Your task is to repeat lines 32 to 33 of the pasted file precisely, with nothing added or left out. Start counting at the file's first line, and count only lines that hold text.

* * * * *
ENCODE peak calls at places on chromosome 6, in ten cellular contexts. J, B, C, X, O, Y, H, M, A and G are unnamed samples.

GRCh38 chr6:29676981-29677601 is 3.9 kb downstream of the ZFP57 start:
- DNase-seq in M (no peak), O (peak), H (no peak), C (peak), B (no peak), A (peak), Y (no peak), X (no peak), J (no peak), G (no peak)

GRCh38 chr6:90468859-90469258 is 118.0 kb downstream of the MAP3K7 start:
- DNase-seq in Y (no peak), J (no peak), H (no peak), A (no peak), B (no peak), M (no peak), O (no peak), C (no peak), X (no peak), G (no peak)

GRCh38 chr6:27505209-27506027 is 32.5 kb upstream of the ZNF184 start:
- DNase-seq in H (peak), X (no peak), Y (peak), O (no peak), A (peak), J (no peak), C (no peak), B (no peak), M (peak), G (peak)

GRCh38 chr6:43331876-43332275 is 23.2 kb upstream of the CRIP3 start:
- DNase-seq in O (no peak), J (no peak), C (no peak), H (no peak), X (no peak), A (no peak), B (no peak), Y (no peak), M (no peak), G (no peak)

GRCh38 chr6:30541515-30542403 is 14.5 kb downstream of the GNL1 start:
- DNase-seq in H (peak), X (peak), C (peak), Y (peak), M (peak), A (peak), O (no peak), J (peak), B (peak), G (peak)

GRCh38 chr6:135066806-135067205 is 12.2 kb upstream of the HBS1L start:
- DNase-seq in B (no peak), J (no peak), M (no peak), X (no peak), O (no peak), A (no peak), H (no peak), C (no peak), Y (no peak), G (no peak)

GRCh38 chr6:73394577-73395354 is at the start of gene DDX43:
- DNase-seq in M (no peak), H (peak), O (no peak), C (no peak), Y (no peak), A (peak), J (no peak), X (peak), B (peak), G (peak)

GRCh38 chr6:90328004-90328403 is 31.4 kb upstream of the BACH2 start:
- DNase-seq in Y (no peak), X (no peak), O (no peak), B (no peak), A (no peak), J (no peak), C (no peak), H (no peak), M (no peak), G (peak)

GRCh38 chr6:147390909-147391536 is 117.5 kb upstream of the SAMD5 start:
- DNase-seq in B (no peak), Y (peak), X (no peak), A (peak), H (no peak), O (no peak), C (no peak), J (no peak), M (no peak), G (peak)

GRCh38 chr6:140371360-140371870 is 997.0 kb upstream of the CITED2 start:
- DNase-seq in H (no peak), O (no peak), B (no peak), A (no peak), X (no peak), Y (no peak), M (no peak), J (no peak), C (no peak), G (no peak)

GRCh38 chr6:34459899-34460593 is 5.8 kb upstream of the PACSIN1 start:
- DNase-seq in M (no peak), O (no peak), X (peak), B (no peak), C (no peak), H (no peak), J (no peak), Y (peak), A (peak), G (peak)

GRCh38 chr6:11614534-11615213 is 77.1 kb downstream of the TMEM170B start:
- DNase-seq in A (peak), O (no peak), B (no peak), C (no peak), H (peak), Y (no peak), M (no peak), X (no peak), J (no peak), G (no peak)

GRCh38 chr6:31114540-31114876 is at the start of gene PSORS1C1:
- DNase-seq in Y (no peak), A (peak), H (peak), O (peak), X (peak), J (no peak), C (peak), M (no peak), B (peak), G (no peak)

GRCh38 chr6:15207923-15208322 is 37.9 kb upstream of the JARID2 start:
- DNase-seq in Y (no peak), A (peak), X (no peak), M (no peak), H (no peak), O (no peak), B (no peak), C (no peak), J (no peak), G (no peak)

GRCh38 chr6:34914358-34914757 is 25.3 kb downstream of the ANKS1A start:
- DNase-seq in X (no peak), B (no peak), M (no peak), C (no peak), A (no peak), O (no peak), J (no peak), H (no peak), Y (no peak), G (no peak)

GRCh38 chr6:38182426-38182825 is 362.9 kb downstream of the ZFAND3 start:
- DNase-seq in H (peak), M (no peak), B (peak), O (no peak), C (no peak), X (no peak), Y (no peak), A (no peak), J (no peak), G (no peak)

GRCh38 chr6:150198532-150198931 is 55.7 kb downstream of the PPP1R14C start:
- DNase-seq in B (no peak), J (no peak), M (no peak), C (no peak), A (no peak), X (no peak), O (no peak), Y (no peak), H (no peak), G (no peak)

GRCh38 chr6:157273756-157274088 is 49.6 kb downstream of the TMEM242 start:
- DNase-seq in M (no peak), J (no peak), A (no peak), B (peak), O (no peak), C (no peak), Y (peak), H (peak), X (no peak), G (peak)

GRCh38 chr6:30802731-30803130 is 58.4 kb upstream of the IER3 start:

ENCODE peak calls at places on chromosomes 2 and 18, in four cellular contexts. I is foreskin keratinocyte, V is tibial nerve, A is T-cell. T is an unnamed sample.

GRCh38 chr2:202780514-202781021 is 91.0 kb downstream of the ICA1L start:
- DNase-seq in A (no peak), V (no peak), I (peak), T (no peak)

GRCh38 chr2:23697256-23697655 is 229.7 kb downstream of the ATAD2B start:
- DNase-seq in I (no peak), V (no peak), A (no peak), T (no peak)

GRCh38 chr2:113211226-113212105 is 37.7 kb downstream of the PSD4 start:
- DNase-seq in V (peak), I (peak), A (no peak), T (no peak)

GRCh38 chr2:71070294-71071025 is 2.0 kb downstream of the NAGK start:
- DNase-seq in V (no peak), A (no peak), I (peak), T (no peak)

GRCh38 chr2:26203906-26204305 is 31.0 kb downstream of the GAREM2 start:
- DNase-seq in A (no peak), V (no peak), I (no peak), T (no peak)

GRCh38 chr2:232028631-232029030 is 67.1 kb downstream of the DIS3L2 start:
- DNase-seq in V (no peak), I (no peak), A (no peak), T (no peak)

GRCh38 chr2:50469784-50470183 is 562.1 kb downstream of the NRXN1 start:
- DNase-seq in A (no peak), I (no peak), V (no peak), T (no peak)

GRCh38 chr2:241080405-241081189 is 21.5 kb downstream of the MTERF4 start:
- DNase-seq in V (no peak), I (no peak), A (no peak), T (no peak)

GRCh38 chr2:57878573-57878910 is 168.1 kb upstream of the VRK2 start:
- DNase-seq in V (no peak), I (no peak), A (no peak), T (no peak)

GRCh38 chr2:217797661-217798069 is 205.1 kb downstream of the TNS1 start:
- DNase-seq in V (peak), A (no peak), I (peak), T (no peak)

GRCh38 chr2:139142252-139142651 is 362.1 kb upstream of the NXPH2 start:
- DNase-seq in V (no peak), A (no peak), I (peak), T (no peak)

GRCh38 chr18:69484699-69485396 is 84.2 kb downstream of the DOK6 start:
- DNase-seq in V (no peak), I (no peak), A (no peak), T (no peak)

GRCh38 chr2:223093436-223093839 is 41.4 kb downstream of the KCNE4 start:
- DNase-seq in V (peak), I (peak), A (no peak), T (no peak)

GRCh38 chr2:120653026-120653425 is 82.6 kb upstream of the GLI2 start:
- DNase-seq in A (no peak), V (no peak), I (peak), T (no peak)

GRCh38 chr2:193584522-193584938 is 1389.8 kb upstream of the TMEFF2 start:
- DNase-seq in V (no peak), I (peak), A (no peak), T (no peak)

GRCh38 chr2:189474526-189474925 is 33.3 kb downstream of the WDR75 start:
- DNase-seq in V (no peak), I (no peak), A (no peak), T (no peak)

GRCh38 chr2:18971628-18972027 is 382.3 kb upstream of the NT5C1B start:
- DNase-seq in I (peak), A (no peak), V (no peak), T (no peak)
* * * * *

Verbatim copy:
GRCh38 chr6:38182426-38182825 is 362.9 kb downstream of the ZFAND3 start:
- DNase-seq in H (peak), M (no peak), B (peak), O (no peak), C (no peak), X (no peak), Y (no peak), A (no peak), J (no peak), G (no peak)